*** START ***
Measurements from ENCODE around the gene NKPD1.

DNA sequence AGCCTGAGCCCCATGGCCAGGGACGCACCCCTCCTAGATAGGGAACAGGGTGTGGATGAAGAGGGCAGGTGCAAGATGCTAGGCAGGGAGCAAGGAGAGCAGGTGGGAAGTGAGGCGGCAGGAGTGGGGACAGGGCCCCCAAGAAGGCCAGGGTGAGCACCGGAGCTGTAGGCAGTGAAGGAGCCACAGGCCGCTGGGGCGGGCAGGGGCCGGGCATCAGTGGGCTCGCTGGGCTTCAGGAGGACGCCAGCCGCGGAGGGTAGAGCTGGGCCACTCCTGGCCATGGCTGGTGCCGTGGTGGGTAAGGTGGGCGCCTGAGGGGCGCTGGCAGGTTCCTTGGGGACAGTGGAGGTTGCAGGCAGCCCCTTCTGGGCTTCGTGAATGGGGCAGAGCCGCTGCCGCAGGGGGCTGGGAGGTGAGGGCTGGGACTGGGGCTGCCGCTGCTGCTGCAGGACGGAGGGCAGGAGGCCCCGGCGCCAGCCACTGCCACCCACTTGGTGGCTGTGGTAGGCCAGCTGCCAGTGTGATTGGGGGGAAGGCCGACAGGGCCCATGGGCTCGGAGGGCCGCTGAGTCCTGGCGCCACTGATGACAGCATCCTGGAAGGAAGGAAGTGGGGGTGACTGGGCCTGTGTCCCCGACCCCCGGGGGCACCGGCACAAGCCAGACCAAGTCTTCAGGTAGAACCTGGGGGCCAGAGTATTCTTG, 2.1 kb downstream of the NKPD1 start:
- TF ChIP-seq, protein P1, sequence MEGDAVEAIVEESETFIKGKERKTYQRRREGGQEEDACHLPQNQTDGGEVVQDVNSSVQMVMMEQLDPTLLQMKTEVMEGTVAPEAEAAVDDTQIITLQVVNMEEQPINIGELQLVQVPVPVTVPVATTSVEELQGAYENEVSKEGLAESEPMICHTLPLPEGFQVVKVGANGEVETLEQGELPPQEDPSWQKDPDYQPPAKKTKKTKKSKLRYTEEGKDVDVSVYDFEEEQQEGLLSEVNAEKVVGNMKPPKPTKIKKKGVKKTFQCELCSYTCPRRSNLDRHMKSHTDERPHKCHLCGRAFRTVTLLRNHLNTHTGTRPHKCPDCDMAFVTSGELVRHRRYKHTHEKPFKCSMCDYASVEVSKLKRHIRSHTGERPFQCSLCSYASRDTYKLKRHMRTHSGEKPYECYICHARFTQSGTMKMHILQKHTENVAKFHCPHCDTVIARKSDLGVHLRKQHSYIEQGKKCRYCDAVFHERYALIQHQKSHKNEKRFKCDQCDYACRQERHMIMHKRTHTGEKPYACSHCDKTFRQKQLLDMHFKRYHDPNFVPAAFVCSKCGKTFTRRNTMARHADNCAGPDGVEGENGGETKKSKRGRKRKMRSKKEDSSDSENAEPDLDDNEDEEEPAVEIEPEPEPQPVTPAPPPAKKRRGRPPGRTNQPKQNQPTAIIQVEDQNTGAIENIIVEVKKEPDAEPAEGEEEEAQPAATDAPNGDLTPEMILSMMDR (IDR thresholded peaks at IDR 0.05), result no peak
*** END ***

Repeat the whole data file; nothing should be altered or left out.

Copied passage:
Measurements from ENCODE around the gene NKPD1.

DNA sequence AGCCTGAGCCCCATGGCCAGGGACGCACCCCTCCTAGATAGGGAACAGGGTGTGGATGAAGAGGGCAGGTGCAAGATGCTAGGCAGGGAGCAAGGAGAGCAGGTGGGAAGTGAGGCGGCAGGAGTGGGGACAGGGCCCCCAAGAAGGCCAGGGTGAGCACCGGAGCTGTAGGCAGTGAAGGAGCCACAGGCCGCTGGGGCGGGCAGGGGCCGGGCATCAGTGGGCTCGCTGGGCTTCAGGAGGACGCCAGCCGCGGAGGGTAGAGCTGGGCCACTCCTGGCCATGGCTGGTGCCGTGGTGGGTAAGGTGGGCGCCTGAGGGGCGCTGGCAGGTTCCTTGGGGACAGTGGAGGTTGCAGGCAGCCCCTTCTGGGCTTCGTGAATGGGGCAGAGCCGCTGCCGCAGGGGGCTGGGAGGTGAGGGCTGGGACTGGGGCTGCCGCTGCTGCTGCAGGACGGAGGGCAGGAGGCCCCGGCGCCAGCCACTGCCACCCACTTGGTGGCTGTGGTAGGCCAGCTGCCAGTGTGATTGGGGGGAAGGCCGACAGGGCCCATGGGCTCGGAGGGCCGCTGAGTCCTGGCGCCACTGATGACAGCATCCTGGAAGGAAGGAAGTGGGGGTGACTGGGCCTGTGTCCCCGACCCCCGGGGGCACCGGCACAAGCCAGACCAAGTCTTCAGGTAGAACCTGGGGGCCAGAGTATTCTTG, 2.1 kb downstream of the NKPD1 start:
- TF ChIP-seq, protein P1, sequence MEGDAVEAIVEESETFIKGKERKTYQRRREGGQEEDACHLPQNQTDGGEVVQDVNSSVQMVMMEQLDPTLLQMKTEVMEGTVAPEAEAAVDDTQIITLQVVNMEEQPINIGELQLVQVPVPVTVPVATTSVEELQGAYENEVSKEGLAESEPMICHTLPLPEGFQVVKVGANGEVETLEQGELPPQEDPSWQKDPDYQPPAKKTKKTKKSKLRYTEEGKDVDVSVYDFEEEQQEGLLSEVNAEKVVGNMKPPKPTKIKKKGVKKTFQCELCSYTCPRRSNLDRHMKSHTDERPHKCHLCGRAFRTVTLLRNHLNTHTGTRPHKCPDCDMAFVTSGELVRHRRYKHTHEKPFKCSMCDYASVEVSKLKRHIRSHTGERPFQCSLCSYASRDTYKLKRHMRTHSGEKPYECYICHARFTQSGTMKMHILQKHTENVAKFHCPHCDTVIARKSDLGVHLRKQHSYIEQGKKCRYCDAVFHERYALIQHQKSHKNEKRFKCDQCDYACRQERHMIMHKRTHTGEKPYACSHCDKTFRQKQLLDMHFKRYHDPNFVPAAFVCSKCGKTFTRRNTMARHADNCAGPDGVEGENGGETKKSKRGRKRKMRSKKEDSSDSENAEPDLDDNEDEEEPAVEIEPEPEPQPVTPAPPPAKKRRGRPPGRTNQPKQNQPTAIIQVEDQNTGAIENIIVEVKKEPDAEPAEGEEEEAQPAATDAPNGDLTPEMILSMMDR (IDR thresholded peaks at IDR 0.05), result no peak